FAITH O'Brien burst into tears this week when a surgeon told her she would have to wait two years for surgery to remove a prolapsed disc pressing on a nerve in her spine.
The 36-year-old mother of four has been in constant pain since she fell down a flight of stairs at home in June 2011, and waited 14 months to see a specialist at the Austin Hospital's spinal unit.
After a brief appointment last November when she was referred for a magnetic resonance imaging (MRI) scan, Mrs O'Brien waited another 10 weeks for a follow-up appointment on Thursday.
She was told she needed surgery to remove the prolapsed disc, but could expect to wait a minimum two years for the one-hour procedure.
''I burst out crying. [The surgeon] said 'don't blame me, blame your government for funding cuts','' she said.
Mrs O'Brien is among thousands of Victorian patients set to face longer waits for elective surgery following a $107 million cut to federal funding for Victorian hospitals this financial year. The state government says it cannot make up the shortfall.
In the meantime, Mrs O'Brien is unable to sit for more than 10 minutes at a time, despite having extensive physiotherapy, and sometimes wakes up unable to move her ankles and knees. At times bed-ridden with pain, at other times she pushes through and uses a walking stick to get around.
''If it's quite bad I end up going to [hospital] and waiting in emergency for a few hours and then they end up saying there's nothing we can do.''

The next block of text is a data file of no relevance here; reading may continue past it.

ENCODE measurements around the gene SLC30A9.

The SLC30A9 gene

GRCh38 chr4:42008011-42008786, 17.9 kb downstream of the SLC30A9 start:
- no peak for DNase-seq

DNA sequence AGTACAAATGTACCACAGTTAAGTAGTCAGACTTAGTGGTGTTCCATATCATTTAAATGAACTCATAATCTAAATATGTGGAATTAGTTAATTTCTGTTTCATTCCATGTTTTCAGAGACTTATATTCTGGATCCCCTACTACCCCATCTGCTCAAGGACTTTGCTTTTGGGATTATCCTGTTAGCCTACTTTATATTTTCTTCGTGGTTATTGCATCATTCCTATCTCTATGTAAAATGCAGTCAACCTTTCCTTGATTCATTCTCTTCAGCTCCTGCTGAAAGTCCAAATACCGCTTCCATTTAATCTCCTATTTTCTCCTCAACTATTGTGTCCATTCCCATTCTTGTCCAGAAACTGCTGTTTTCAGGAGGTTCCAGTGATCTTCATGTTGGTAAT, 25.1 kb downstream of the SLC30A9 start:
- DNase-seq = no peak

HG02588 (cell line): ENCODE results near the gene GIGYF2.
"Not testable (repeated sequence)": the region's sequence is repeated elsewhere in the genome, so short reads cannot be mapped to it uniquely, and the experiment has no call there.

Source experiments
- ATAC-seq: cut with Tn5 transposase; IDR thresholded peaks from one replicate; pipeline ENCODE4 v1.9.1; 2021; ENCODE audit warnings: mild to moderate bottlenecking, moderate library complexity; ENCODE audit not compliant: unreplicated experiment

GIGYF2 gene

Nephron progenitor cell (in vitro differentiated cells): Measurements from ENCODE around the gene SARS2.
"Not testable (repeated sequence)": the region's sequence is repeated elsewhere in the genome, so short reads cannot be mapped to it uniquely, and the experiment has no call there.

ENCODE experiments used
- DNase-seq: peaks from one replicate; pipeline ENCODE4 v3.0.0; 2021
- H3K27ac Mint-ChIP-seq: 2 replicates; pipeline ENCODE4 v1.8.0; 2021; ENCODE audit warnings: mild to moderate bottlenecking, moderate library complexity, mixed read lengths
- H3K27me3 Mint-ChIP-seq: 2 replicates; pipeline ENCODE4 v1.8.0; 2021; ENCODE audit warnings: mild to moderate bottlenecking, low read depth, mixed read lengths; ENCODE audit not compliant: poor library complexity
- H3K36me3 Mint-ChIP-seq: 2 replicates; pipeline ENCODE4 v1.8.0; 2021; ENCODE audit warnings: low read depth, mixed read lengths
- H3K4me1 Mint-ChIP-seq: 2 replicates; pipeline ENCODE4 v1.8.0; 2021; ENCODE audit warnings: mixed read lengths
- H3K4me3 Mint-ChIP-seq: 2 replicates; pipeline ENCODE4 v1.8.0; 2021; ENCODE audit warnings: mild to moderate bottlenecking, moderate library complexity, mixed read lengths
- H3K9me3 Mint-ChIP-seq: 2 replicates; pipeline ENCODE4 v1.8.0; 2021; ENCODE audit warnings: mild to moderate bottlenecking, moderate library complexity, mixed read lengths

Mrs O'Brien said she had been unable to return to her full-time office job since injuring her back and had difficulty doing household tasks.
''I can't cook at home most days or do the washing, it's too heavy. My husband works full-time and he is helping as much as he can, and the kids help as much as kids do.
''Financially it's getting extremely hard. I've printed off half a tree to fill out the forms for the disability payment to see if we're eligible,'' she said.
Mrs O'Brien said she knew she was just one of many patients waiting for treatment in an already stretched public hospital system.
A spokesman for the Austin Hospital said she had been assessed as a category 3 non-urgent patient, who should wait no longer than a year for surgery. ''Should her condition deteriorate, she would be reassessed,'' he said.